The corporate media is hostile to you and your religious beliefs

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by Kerry Dougherty

Chances are you were too busy last weekend, or too smart, to bother with it. The New York Times.

But if you had taken a look, like me, you would have seen this article, promoted to the front page:

“In this time of war, I propose that we abandon God.”

The editors of The temperature ran this story on a weekend that is holy for all three major religions: for Christians, it was Easter. For Jews, Passover. And for Muslims, it is part of the holy month of Ramadan.

I read the play, by the way. Written by a Jewish man apparently still haunted by some of the metaphorical stories he heard in his youth about the ancient Jews.

In my opinion, that was drivel. But even drivel has its place.

But why was it released this particular weekend? Does anyone have The temperature do you think the article might be offensive to those with a religious bent? Who in this newspaper thought the timing was perfect?

I spent 42 years in daily newspapers and I believe it was no accident. It was a deliberate boost for believers.

Coverage of religion has always been anemic in most American newspapers. When forced to dabble in reporting with a religious twist, reporters tend to treat the faithful as mere quaint curiosities whose lives are guided by belief in the supernatural.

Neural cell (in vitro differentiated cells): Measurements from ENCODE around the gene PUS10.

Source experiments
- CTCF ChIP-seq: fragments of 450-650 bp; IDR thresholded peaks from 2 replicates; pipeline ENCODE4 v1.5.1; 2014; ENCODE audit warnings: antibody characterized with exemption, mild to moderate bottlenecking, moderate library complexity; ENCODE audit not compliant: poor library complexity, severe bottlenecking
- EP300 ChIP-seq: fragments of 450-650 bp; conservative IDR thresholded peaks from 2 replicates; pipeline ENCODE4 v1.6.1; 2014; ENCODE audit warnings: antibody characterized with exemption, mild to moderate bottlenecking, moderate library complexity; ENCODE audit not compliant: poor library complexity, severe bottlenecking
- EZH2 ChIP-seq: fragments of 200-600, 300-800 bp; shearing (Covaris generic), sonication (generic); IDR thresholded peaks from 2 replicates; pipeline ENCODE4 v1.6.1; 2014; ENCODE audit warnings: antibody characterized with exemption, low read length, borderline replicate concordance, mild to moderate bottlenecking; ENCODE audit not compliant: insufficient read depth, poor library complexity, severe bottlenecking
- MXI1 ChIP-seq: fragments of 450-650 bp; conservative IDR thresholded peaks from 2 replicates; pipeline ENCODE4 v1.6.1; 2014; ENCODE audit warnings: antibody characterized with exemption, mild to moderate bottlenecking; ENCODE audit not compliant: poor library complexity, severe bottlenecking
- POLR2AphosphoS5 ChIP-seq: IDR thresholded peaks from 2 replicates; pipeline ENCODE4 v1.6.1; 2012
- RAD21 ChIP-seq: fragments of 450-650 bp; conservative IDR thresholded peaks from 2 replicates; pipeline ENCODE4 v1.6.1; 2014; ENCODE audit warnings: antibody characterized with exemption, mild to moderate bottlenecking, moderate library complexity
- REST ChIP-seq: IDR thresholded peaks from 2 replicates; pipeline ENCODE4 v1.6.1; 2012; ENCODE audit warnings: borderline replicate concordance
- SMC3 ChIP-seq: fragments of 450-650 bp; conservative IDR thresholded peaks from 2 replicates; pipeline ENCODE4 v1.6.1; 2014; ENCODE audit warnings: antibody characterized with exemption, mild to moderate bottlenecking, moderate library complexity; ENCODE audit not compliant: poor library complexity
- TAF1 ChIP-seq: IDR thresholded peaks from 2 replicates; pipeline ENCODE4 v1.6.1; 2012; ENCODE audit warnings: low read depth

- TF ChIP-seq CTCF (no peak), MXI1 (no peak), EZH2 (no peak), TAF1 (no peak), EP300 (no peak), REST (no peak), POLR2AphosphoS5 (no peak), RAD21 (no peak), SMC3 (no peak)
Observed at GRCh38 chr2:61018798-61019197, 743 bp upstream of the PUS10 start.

I can find no recent survey of the religious beliefs of American journalists. The closest was a 2008 study by the Pew Research Center that found that only 8% of people working at national publications attended church services weekly. This was well below the national average of nearly 40% for the general population.

This perhaps explains why the media remained silent when the governors of the blue states closed the churches two years ago – at Easter, no less! – in a brutal and unsuccessful attempt to slow the spread of COVID-19.

It was then unthinkable. It’s unthinkable now.

Don’t be fooled into thinking the media cares about American values.

The mainstream media dislikes you, disrespects you, and mocks your belief in God.

Act in consequence.

This column was republished with permission from Kerry: Unemployed & Undited.


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